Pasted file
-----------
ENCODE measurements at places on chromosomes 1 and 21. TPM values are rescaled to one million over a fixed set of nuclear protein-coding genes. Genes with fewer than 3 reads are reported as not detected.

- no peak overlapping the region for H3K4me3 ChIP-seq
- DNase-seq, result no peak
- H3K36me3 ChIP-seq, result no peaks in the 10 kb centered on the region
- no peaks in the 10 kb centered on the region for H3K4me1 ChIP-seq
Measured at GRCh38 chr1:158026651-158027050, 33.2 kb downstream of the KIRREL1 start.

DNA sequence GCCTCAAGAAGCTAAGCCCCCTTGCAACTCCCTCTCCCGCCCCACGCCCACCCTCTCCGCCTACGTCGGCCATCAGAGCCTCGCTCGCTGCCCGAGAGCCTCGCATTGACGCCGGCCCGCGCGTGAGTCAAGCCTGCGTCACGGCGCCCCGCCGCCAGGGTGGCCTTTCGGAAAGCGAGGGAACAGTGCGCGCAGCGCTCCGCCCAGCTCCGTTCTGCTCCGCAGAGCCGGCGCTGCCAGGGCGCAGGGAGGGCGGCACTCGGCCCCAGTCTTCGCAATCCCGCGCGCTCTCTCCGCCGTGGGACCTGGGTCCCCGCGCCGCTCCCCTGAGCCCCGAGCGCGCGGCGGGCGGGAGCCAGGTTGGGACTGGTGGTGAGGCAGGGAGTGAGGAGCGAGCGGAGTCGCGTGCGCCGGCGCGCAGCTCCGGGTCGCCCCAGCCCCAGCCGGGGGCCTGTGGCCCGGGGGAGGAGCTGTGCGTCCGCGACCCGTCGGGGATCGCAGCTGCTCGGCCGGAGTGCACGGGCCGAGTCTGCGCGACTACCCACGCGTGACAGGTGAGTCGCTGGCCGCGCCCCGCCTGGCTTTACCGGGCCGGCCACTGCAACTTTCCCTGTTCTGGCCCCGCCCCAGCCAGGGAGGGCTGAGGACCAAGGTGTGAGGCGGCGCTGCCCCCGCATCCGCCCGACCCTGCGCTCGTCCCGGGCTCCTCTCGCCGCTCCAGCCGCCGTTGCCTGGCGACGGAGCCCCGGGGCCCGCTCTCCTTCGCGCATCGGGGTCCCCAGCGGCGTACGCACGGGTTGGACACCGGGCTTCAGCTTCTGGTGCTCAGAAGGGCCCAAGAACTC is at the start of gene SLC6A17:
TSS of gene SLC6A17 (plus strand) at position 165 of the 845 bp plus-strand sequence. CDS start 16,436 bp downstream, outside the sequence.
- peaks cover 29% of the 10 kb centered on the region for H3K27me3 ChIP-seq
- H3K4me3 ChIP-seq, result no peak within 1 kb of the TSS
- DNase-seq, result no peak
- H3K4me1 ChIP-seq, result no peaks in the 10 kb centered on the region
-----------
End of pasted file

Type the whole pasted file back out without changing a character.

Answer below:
ENCODE measurements at places on chromosomes 1 and 21. TPM values are rescaled to one million over a fixed set of nuclear protein-coding genes. Genes with fewer than 3 reads are reported as not detected.

- no peak overlapping the region for H3K4me3 ChIP-seq
- DNase-seq, result no peak
- H3K36me3 ChIP-seq, result no peaks in the 10 kb centered on the region
- no peaks in the 10 kb centered on the region for H3K4me1 ChIP-seq
Measured at GRCh38 chr1:158026651-158027050, 33.2 kb downstream of the KIRREL1 start.

DNA sequence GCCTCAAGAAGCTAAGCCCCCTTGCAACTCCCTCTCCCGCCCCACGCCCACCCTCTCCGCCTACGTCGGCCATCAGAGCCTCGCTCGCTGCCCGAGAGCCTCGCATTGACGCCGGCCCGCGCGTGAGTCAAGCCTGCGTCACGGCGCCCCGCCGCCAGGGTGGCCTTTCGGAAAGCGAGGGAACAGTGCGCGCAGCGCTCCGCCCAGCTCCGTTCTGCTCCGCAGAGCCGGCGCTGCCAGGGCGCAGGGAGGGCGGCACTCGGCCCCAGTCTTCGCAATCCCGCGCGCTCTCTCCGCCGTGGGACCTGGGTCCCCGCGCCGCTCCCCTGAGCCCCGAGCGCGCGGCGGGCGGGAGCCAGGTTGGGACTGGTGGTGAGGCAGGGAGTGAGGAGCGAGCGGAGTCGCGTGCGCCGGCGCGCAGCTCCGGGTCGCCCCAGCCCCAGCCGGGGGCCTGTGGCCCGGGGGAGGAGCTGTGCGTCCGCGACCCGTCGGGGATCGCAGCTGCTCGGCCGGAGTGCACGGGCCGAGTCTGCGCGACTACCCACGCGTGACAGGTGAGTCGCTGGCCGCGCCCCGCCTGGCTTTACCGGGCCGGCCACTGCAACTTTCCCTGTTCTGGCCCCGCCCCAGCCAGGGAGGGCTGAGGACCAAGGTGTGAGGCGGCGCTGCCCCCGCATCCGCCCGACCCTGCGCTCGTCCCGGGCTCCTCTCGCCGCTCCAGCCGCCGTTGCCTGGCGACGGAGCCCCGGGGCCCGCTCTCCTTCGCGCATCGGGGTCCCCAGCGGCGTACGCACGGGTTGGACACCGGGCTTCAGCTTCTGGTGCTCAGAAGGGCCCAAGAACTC is at the start of gene SLC6A17:
TSS of gene SLC6A17 (plus strand) at position 165 of the 845 bp plus-strand sequence. CDS start 16,436 bp downstream, outside the sequence.
- peaks cover 29% of the 10 kb centered on the region for H3K27me3 ChIP-seq
- H3K4me3 ChIP-seq, result no peak within 1 kb of the TSS
- DNase-seq, result no peak
- H3K4me1 ChIP-seq, result no peaks in the 10 kb centered on the region